The United States has swept the podium just three times in the history of the Winter Olympics. Of those three sweeps, none of have come in a women’s event.
That might change in PyeongChang.
The women of the U.S. snowboard halfpipe team have an opportunity to make history. With four of the world’s top riders on the team, it’s easy to picture some combination of this group making up the gold, silver and bronze medalists.
Here’s a look at who the women looking to make history are, and who might be able to stand in their way.
Country: USA | Age: 17
The heavy gold medal favorite in women’s halfpipe is Chloe Kim, who could become one the breakout stars of these Olympics.
Kim was unable to compete at the last Olympics in 2014 because she was too young, but she was already well on her way to becoming the best in the world. Two years ago, she became the first woman to land back-to-back 1080s in a halfpipe run, and she repeated the feat a few weeks ago at X Games.
Much of Kim’s focus this season has been on cleaning up her cab 1080 — the switch version of the frontside 1080 that several other women have recently learned — so that she can land the back-to-back combo with more consistency.
Kim is a first-generation Korean-American. Both of her parents were born in South Korea, and that’s where she’ll now have a chance to win gold in her Olympic debut.
Country: USA | Age: 34
This will be Kelly Clark’s fifth Olympics. She’s already the most decorated Olympic snowboarder ever with three total medals (one gold, two bronze) in her career and has never finished lower than fourth.
Although she has symbolically passed the torch to Chloe Kim — a girl half her age — already, Clark remains one of the top women in the sport. She was the first to ever land the frontside 1080 in a competition and has that trick as dialed as anyone in the field outside of Kim.
Country: USA | Age: 17
A rising star in women’s halfpipe, Maddie Mastro has been a consistent podium finisher all season long. The Southern California native is coming off a bronze medal at X Games, where she landed a frontside 1080 for the first time in competition. She’ll make her Olympic debut in PyeongChang.
Country: USA | Age: 21
Gold was named to the U.S. Olympic team in 2014 but never got the chance to compete in Sochi. That’s because she injured her shoulder during practice and had to withdraw from the contest.
Like many other women in the field, the frontside 1080 has been a primary focus for Gold this season. She recently added it to her halfpipe runs for the first time ever, and it’s been paying dividends. A few weeks ago at X Games, she put down arguably the best run of her career and briefly knocked Chloe Kim out of the top spot before ending up with a silver medal.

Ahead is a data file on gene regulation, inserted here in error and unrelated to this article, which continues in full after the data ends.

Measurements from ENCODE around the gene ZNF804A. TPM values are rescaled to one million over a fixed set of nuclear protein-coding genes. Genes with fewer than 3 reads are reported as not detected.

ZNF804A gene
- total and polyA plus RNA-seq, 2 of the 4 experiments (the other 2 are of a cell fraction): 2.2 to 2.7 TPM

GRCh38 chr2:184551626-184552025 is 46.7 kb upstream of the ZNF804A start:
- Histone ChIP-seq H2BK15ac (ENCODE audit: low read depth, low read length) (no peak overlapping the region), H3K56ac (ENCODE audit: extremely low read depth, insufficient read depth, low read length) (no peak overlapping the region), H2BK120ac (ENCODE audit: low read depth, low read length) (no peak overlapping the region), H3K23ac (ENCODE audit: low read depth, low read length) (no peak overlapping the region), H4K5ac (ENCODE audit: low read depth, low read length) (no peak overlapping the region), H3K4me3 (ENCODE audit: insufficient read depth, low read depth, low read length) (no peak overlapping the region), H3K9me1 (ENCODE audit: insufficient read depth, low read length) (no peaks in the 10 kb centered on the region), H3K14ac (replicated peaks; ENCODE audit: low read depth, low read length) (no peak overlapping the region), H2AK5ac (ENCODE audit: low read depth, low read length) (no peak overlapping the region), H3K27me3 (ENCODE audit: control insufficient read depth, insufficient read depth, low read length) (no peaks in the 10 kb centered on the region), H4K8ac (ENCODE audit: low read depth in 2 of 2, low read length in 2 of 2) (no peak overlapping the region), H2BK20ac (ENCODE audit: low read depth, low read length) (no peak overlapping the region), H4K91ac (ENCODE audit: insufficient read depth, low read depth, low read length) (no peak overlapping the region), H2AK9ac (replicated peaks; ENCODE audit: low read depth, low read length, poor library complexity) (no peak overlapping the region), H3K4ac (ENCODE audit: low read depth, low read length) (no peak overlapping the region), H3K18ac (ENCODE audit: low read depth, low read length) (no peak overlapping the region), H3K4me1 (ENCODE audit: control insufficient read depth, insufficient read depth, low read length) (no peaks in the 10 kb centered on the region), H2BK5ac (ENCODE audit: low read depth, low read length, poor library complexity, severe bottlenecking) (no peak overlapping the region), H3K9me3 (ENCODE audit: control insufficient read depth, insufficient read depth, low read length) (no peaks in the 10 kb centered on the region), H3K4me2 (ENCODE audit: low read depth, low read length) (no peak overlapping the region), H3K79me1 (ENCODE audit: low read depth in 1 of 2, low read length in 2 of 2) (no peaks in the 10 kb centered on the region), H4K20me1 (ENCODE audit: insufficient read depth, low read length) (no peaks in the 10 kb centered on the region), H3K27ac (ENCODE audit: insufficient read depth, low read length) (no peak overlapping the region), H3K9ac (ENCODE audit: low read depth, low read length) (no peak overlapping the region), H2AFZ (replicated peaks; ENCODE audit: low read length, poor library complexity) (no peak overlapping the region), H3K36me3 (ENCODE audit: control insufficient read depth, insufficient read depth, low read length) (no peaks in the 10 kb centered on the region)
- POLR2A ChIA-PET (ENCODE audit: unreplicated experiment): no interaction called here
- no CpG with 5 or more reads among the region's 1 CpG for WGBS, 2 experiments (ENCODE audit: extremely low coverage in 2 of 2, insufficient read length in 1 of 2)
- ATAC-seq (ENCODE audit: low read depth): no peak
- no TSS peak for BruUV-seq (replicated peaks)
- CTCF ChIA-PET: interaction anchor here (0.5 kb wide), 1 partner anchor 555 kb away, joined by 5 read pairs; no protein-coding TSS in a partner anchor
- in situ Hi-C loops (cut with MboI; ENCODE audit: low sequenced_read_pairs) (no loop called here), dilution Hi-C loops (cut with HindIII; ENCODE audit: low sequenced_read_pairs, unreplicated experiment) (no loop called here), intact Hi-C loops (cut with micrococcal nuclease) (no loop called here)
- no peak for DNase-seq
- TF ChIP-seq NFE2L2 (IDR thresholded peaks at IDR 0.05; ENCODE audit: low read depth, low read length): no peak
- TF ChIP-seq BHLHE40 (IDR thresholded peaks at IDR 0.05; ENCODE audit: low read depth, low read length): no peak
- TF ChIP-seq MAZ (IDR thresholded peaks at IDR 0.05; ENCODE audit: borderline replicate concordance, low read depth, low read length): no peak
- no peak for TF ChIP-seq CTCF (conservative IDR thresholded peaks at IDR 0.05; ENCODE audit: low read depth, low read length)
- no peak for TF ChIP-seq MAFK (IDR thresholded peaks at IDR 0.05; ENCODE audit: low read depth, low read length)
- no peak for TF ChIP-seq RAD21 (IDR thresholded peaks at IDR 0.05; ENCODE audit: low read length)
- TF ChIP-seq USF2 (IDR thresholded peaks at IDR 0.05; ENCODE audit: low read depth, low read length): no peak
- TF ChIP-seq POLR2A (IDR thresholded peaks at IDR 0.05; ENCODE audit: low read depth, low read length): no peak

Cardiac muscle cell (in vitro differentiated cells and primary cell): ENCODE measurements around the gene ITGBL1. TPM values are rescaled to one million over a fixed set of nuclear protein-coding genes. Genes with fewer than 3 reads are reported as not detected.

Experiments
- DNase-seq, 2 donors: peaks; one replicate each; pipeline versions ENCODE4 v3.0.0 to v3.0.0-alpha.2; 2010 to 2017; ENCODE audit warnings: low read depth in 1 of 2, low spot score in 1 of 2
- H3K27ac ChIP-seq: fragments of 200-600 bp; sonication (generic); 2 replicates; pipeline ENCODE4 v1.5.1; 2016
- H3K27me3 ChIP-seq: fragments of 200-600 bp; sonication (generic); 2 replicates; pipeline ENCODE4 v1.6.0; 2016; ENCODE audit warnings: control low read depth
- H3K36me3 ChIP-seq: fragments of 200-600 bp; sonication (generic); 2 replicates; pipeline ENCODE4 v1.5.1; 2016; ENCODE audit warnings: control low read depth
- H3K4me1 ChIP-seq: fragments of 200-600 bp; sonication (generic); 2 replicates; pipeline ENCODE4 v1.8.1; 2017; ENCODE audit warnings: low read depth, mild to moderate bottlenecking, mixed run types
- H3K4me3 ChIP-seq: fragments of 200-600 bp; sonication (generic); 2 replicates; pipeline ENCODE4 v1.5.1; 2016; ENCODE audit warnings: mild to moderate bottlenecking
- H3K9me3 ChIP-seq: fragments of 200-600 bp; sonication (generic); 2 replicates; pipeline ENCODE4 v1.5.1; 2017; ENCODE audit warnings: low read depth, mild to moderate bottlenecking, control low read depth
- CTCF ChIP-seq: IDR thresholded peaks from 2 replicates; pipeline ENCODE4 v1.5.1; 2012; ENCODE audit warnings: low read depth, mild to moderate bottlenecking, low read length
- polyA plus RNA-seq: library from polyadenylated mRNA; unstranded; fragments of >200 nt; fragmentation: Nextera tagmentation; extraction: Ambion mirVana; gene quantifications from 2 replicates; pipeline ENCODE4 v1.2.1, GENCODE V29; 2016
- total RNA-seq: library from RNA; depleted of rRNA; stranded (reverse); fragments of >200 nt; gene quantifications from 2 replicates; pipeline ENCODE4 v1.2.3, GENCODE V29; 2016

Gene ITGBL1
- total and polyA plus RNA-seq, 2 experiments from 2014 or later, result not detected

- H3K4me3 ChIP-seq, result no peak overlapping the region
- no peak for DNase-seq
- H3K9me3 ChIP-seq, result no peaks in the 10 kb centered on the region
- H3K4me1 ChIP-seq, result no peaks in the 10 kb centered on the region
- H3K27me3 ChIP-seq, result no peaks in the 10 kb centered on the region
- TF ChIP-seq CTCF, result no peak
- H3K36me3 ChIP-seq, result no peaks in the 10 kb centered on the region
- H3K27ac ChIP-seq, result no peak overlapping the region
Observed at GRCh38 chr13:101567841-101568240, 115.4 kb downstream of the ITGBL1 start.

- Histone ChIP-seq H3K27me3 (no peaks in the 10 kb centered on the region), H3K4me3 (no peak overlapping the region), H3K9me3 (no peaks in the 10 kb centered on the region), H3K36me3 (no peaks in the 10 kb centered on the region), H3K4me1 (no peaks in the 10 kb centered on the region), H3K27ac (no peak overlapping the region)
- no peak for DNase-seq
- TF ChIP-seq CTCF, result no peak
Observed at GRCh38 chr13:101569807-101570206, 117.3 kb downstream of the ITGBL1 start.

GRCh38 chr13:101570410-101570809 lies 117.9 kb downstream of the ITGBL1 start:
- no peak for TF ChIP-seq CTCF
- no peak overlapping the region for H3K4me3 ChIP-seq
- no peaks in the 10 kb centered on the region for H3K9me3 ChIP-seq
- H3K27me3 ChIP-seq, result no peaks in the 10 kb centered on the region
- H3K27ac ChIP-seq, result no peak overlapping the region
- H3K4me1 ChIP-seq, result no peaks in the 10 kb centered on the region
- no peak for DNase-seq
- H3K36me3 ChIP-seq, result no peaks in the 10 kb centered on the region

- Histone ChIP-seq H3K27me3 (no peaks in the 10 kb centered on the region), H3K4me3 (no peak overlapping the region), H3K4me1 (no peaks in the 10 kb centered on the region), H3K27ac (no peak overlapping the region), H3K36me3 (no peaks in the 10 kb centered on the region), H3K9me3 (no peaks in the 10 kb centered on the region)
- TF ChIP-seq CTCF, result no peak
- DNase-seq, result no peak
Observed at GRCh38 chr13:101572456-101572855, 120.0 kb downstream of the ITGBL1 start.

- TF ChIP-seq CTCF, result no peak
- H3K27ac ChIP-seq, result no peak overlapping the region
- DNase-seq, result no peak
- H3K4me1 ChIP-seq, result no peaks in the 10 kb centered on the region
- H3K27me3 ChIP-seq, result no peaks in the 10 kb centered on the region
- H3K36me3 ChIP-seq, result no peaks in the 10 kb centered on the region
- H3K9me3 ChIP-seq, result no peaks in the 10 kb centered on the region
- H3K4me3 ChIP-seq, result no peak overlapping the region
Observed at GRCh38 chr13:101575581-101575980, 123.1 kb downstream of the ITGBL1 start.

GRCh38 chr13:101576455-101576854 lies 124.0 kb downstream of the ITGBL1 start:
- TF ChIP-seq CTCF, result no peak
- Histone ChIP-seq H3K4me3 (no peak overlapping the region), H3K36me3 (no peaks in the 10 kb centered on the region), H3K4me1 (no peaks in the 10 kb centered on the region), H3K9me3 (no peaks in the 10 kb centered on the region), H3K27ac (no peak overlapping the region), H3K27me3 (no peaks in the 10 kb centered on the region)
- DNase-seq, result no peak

Who Can Stop the Americans?
Outside of the U.S. team, China fields one of the strongest groups. Cai Xuetong and Liu Jiayu will both be competing at their third Olympics and could threaten for a podium spot. Liu finished fourth at the 2010 Olympics, and Cai won X Games medals in 2016 and 2017.
Japan has been rapidly progressing as a snowboarding nation in recent years and, with riders like Haruna Matsumoto and Sena Tomita, could also make a run at the podium.
Another possible contender is Spain’s Queralt Castellet, who is competing at her fourth Olympics. Castellet, 28, has not yet cracked the top 10 at the Winter Games, but she won a U.S. Grand Prix event at Snowmass last month that featured all four of the U.S Olympians. It was there that she unveiled a frontside 1080 for the first time.
What Will it Take to Win?
In case you haven’t picked up on the theme yet, the frontside 1080 — a trick with three full spins — is going to play a big role in this contest. For a long time, it was just Kelly Clark and Chloe Kim doing that trick, but several of their competitors hit a breakthrough this season and now have it in their arsenal. It could be hard to reach the podium without that trick.
But Kim can take things a step further. The back-to-back 1080s (a frontside 1080 into a cab 1080) are not something she has consistently been attempting, but if she puts that combo down, she will be hard to beat. Up to this point, no other rider has done that combo in a competition run.
It’s not just about one trick though. Riders will need to make sure that they maintain amplitude throughout their runs, execute their tricks with proper grabs, and include other technical tricks beyond just the 1080. The judges like progression, but they really want to see clean, well-executed runs.
How to Watch
NBCOlympics.com will be streaming every round of every competition live online. Links to each stream are below.
Qualifying: Sunday, Feb. 11, 11:30 p.m. ET
Final: Monday, Feb. 12, 8:00 p.m. ET